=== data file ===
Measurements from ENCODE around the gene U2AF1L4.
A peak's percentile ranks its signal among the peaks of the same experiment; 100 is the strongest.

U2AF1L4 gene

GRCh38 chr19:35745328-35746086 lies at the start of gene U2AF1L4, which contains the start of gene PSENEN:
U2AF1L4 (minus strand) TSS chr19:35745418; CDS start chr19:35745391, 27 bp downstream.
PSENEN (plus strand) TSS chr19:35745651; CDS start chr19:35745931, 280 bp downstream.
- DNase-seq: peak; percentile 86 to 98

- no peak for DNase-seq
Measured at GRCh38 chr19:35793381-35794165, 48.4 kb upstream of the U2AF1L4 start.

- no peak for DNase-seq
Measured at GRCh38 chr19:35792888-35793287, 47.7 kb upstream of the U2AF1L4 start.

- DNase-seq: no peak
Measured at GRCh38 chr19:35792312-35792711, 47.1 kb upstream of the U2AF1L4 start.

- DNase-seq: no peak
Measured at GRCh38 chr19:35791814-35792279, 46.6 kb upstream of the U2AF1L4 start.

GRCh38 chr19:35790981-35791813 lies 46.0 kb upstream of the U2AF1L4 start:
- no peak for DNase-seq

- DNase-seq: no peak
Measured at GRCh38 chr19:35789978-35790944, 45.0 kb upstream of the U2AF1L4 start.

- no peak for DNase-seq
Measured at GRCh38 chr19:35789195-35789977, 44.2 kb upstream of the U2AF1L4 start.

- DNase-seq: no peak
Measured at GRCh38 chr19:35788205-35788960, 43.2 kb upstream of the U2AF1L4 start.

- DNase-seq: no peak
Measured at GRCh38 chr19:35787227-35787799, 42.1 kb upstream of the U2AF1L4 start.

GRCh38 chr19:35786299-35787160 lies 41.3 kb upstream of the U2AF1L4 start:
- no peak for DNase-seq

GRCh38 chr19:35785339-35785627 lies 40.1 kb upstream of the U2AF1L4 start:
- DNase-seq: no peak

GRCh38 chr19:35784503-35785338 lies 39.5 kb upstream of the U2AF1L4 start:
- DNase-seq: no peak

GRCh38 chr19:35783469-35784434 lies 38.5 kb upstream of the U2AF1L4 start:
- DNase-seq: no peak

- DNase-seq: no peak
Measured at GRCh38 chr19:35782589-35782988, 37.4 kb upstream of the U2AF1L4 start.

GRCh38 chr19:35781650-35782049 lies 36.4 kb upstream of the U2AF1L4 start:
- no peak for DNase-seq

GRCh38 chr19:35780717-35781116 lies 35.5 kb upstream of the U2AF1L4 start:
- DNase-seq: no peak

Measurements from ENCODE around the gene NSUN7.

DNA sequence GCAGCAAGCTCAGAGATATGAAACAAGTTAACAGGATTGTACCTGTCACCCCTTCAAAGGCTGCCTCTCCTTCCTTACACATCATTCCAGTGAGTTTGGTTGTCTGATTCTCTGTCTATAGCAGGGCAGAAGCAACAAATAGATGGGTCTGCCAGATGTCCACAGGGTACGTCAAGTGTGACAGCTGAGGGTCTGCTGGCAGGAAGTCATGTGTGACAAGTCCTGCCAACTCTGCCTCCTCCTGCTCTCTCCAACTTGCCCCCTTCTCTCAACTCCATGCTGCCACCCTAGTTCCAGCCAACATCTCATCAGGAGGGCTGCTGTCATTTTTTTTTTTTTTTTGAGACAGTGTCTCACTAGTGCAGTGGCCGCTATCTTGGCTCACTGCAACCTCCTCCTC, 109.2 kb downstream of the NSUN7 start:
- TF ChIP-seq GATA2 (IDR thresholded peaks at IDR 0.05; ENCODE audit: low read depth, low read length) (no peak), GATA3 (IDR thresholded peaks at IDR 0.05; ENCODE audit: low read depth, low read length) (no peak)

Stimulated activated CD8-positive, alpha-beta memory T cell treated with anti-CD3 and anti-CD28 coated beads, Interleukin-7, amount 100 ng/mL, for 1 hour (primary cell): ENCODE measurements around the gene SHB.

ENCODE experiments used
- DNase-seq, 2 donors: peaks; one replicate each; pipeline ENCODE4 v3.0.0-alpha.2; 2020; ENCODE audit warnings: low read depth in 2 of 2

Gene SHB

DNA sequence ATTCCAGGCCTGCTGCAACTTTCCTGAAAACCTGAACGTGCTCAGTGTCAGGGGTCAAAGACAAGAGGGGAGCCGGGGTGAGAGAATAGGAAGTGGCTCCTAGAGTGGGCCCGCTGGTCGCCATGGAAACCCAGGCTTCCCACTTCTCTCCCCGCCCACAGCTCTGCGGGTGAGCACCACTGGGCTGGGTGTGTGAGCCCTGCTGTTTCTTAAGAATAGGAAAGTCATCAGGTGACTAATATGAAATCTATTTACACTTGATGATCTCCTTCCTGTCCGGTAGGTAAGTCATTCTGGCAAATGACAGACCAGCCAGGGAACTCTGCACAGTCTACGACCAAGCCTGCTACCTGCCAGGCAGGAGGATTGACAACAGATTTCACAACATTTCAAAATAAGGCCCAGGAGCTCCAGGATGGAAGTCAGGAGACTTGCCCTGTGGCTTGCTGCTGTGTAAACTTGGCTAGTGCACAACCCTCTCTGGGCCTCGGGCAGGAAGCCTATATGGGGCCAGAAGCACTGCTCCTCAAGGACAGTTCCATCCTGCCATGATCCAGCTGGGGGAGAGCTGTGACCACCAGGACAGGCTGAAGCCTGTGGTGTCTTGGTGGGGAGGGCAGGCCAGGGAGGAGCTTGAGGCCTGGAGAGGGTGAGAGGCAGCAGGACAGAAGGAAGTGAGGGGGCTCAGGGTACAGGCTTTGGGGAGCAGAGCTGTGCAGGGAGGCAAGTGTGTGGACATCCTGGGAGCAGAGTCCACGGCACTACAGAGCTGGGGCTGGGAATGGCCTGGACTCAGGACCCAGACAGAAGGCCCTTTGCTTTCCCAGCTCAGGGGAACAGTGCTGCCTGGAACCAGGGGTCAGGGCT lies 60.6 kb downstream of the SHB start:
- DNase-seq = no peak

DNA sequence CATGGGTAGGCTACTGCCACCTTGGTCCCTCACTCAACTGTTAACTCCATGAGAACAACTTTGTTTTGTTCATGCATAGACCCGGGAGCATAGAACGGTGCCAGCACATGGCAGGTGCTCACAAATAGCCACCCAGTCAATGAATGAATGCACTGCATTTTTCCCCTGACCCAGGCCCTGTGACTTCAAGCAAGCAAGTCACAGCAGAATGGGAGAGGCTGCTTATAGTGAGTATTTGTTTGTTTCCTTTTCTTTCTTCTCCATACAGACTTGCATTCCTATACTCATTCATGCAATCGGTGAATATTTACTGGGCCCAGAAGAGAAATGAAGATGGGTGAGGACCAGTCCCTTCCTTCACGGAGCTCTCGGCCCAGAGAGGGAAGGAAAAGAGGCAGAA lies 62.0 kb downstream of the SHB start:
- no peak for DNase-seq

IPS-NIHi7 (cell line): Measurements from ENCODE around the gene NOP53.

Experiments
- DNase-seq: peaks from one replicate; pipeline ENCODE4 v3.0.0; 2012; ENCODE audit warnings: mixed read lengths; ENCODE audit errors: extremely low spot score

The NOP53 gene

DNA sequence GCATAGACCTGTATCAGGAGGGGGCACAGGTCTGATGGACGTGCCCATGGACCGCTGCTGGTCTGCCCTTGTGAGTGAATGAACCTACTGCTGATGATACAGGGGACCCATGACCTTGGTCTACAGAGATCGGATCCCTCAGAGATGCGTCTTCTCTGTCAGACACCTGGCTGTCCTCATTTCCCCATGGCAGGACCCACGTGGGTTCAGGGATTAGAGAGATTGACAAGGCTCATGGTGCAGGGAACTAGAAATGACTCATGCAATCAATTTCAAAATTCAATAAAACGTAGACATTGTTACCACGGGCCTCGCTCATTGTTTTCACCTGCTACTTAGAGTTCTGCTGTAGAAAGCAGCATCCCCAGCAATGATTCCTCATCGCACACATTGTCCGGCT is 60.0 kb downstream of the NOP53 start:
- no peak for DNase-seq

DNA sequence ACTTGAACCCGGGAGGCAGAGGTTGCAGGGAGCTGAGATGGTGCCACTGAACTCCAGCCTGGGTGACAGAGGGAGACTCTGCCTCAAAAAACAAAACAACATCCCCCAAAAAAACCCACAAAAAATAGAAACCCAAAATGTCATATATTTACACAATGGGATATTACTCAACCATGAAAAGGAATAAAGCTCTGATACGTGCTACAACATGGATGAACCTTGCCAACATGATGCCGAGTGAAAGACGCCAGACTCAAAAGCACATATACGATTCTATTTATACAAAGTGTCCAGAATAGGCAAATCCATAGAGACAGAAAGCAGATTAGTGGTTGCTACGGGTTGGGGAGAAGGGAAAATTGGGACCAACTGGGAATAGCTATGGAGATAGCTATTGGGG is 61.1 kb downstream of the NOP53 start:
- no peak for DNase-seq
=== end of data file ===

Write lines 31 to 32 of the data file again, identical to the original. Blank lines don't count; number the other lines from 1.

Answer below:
- DNase-seq: no peak

GRCh38 chr19:35783469-35784434 lies 38.5 kb upstream of the U2AF1L4 start: